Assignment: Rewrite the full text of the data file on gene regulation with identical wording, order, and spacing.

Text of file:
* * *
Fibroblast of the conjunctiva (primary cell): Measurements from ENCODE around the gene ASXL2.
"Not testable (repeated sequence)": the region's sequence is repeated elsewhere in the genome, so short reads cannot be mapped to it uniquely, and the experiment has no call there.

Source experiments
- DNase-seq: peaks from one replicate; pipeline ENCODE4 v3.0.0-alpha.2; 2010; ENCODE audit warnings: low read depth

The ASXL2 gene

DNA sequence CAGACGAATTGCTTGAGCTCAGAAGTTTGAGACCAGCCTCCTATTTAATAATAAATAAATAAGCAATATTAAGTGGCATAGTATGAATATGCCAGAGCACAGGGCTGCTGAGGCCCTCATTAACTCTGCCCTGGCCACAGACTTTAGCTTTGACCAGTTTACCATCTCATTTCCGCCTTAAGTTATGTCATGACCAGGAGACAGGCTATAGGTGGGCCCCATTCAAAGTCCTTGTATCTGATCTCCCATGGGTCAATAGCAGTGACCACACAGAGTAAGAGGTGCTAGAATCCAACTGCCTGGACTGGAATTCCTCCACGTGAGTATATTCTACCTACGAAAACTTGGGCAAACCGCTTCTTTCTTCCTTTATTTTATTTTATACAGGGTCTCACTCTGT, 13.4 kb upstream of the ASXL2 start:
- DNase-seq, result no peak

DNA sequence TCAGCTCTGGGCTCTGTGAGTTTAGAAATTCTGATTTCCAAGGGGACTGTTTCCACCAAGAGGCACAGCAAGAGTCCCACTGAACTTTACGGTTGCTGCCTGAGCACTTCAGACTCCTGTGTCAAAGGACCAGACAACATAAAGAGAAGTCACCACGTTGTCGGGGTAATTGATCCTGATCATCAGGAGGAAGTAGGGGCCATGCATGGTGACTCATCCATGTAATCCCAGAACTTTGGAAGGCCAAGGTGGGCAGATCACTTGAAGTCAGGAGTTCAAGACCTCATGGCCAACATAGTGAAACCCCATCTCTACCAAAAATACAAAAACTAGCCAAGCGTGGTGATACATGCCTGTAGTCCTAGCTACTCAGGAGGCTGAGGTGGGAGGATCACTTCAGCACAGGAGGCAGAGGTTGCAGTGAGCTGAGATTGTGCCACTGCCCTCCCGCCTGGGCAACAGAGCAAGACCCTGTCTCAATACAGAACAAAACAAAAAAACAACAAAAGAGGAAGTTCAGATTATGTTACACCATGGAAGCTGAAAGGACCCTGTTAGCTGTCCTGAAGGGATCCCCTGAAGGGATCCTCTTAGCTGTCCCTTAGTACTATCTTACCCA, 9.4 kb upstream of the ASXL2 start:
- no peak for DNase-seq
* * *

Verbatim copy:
Fibroblast of the conjunctiva (primary cell): Measurements from ENCODE around the gene ASXL2.
"Not testable (repeated sequence)": the region's sequence is repeated elsewhere in the genome, so short reads cannot be mapped to it uniquely, and the experiment has no call there.

Source experiments
- DNase-seq: peaks from one replicate; pipeline ENCODE4 v3.0.0-alpha.2; 2010; ENCODE audit warnings: low read depth

The ASXL2 gene

DNA sequence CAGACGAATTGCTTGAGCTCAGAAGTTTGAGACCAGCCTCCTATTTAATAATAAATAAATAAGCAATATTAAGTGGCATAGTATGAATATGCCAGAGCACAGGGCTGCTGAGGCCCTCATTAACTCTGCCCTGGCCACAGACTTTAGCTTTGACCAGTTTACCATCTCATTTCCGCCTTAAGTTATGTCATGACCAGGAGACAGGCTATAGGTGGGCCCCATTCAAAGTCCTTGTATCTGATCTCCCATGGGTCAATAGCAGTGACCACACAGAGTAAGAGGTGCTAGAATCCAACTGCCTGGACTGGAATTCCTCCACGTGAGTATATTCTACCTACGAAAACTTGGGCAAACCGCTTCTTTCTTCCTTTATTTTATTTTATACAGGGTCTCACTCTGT, 13.4 kb upstream of the ASXL2 start:
- DNase-seq, result no peak

DNA sequence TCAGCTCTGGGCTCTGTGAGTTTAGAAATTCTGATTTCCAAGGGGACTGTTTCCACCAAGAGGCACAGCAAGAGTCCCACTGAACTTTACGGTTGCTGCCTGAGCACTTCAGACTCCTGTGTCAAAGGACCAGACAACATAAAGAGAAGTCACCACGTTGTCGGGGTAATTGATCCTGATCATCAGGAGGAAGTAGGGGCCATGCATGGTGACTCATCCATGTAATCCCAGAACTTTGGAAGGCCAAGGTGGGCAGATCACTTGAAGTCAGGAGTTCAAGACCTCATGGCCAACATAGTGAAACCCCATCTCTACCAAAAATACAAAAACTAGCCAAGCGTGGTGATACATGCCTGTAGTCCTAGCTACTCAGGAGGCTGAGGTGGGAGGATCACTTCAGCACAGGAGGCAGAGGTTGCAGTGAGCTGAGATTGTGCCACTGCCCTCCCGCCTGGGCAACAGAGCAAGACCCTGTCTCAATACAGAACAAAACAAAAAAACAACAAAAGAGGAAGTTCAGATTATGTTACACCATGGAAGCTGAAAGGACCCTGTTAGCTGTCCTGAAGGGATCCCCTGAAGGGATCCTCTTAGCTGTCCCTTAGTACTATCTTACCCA, 9.4 kb upstream of the ASXL2 start:
- no peak for DNase-seq